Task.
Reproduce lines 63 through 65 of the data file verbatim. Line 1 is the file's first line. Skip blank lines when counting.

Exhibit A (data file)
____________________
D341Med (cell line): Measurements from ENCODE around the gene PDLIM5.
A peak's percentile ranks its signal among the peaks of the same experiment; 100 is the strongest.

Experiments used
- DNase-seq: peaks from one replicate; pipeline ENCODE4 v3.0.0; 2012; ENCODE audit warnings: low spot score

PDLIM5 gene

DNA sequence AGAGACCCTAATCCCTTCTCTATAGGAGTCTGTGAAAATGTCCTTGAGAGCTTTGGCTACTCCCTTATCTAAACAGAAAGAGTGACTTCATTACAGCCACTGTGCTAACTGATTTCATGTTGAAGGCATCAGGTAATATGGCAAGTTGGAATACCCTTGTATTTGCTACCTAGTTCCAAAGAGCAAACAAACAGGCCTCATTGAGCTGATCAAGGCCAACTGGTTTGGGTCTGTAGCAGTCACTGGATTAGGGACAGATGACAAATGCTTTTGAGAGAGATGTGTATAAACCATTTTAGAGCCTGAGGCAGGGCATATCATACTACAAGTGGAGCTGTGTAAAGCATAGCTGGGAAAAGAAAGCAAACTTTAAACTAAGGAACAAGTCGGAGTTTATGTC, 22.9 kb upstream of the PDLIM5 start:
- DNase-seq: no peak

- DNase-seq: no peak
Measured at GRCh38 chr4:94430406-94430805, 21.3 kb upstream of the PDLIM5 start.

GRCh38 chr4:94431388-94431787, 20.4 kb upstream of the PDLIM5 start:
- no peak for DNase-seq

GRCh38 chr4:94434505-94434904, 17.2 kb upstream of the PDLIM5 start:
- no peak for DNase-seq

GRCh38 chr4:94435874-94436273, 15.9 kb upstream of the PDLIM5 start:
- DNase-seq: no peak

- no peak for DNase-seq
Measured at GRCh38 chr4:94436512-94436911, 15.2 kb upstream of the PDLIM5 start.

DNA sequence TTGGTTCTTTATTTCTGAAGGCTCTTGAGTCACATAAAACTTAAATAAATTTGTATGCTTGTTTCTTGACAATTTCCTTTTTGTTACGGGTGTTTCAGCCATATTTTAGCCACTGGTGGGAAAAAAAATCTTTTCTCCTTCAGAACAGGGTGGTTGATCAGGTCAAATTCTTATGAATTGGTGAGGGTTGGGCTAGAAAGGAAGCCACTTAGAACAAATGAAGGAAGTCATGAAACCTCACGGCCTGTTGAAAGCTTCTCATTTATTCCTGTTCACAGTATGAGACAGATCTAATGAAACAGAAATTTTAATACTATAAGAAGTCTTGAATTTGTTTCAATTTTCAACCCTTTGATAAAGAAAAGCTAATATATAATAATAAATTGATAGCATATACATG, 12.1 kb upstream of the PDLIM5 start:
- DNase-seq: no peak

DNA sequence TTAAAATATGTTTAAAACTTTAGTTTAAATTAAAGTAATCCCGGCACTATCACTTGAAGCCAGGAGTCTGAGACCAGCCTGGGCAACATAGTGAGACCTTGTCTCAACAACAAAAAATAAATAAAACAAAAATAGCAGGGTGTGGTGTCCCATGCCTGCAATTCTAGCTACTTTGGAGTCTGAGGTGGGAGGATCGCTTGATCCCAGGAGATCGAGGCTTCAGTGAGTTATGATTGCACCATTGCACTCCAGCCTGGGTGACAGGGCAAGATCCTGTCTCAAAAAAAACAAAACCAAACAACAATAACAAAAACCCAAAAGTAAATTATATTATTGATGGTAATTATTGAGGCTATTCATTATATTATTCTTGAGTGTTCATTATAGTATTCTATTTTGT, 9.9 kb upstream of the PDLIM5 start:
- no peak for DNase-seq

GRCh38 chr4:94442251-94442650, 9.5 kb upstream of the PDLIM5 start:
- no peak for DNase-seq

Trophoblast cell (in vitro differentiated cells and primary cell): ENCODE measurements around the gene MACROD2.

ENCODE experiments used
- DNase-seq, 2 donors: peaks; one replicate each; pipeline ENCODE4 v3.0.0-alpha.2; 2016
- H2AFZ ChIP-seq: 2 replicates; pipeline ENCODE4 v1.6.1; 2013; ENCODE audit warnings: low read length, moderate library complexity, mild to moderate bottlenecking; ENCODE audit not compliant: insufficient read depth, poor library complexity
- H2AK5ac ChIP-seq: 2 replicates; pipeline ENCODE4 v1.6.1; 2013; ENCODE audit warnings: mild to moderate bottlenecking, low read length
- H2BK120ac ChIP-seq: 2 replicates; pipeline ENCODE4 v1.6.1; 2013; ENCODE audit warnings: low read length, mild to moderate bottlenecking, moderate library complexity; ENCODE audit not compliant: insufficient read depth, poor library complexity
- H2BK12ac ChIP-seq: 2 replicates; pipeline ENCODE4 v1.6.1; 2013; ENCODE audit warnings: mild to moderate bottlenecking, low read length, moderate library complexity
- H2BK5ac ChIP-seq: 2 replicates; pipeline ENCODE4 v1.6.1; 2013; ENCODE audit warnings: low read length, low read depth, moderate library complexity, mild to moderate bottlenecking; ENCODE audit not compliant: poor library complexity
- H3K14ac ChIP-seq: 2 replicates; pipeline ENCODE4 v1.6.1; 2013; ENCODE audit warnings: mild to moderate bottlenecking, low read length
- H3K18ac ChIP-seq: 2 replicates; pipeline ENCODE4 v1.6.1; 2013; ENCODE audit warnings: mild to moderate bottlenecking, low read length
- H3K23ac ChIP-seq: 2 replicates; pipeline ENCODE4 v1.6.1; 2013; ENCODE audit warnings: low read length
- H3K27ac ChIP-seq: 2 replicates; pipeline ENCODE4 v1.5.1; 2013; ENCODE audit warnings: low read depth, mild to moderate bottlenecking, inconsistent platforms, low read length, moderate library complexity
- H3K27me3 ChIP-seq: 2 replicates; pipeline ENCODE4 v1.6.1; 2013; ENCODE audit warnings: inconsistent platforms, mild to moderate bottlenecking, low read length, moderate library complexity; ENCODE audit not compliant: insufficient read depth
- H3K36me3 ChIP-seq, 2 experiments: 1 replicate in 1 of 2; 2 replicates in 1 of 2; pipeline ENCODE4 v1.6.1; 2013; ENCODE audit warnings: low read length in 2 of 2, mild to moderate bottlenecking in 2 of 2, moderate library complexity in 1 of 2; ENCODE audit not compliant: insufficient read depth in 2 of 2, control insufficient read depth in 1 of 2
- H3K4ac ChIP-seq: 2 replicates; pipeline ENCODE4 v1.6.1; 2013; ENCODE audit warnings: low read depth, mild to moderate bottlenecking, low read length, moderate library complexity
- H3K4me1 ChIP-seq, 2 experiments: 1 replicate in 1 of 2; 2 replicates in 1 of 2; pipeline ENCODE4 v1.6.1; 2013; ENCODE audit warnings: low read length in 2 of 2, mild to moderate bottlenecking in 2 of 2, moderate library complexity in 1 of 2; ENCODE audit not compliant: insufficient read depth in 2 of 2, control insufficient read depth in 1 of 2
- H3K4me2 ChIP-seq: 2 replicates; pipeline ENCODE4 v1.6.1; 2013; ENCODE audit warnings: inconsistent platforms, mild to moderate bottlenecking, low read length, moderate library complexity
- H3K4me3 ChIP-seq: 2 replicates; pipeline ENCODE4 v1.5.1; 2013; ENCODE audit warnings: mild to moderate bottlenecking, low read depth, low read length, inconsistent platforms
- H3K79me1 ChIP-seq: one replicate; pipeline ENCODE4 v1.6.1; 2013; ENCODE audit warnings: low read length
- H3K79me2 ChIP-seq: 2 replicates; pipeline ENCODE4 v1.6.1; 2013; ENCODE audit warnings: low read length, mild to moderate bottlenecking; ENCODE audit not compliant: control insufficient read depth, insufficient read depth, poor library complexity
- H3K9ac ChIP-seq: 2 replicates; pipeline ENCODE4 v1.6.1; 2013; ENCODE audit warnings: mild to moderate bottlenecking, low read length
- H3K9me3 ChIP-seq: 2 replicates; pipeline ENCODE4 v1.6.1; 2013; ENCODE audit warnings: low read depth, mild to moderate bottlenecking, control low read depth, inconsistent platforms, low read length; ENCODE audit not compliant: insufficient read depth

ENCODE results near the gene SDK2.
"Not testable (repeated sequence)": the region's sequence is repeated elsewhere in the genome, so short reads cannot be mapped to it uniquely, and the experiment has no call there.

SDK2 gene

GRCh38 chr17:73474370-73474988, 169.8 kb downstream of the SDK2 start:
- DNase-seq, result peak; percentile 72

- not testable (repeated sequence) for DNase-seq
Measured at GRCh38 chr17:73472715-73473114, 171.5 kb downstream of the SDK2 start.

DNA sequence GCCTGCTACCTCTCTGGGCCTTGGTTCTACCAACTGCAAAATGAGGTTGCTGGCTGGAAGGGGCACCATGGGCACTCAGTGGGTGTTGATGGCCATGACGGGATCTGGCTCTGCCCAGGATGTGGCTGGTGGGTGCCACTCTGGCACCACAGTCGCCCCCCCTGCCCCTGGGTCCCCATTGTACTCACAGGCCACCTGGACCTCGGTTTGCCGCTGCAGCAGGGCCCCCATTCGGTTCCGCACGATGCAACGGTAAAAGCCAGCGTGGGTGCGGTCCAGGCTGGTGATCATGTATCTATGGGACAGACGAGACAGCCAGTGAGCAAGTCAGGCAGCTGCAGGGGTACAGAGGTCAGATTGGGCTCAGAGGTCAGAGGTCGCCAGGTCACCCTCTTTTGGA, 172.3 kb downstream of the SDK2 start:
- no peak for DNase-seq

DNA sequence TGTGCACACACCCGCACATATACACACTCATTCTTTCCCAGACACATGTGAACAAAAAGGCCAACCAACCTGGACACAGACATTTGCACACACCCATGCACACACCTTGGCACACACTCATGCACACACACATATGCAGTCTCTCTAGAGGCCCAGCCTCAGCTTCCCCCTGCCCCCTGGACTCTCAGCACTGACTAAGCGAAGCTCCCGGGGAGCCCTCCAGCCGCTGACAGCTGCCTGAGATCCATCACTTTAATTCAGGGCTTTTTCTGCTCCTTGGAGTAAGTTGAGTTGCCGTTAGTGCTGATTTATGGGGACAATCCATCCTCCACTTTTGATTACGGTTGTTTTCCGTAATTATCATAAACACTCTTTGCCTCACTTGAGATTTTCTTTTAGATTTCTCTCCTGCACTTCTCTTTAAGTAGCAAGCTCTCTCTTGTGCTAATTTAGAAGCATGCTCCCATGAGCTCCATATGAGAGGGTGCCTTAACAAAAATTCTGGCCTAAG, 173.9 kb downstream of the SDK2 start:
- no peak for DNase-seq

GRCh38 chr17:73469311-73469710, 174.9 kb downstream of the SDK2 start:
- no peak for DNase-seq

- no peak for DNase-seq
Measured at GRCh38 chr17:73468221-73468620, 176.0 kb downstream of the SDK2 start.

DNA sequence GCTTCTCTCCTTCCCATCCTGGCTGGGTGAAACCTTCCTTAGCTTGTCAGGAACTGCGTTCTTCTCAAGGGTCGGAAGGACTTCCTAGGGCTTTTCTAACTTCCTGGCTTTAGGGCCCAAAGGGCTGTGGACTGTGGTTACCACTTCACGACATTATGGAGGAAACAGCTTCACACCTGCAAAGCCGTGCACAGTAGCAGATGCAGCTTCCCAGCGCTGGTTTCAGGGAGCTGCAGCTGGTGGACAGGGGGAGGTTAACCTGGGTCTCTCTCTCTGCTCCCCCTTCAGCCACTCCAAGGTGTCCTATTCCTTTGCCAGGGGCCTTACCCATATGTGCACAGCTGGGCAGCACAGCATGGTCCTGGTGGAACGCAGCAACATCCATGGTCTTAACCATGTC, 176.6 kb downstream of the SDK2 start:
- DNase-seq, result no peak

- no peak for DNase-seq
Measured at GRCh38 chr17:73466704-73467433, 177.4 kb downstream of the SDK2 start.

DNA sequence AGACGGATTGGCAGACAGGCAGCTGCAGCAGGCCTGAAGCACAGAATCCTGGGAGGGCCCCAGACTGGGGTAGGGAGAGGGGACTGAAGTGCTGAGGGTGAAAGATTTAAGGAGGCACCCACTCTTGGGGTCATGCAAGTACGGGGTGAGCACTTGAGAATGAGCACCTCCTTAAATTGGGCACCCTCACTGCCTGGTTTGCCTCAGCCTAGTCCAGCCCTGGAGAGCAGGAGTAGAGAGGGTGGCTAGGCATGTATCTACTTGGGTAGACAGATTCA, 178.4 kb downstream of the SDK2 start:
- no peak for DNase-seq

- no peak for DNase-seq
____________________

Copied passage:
- no peak for DNase-seq
Measured at GRCh38 chr17:73466704-73467433, 177.4 kb downstream of the SDK2 start.

DNA sequence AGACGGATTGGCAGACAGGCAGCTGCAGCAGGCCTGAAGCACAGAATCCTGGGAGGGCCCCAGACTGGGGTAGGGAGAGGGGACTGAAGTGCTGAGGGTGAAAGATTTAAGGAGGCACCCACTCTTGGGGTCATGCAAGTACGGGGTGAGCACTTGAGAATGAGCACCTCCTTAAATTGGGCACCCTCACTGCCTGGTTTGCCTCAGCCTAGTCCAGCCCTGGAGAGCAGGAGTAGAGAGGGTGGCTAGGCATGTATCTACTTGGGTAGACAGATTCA, 178.4 kb downstream of the SDK2 start: